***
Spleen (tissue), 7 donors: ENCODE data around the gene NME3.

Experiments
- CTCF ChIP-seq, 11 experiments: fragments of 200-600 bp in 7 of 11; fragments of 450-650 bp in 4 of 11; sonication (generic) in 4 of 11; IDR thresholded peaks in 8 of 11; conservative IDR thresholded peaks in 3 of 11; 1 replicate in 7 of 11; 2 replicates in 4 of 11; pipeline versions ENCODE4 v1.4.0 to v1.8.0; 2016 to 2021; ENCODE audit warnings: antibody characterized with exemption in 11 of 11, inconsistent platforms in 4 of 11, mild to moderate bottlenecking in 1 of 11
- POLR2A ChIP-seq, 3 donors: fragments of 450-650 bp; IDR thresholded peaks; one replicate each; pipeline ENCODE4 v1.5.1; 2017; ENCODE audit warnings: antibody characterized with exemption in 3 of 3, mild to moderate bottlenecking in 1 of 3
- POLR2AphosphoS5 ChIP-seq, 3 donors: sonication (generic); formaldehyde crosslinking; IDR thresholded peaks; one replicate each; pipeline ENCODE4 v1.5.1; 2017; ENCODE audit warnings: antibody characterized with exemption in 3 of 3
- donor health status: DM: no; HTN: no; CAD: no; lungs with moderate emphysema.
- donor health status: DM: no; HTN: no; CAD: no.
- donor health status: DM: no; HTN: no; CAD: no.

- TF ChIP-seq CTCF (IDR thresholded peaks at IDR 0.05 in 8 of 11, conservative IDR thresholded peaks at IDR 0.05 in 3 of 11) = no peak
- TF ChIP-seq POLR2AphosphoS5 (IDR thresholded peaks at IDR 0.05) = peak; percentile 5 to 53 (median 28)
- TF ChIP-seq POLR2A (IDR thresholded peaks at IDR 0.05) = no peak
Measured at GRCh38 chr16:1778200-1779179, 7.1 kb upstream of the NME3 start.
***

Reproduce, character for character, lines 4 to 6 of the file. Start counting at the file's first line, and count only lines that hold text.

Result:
- POLR2A ChIP-seq, 3 donors: fragments of 450-650 bp; IDR thresholded peaks; one replicate each; pipeline ENCODE4 v1.5.1; 2017; ENCODE audit warnings: antibody characterized with exemption in 3 of 3, mild to moderate bottlenecking in 1 of 3
- POLR2AphosphoS5 ChIP-seq, 3 donors: sonication (generic); formaldehyde crosslinking; IDR thresholded peaks; one replicate each; pipeline ENCODE4 v1.5.1; 2017; ENCODE audit warnings: antibody characterized with exemption in 3 of 3
- donor health status: DM: no; HTN: no; CAD: no; lungs with moderate emphysema.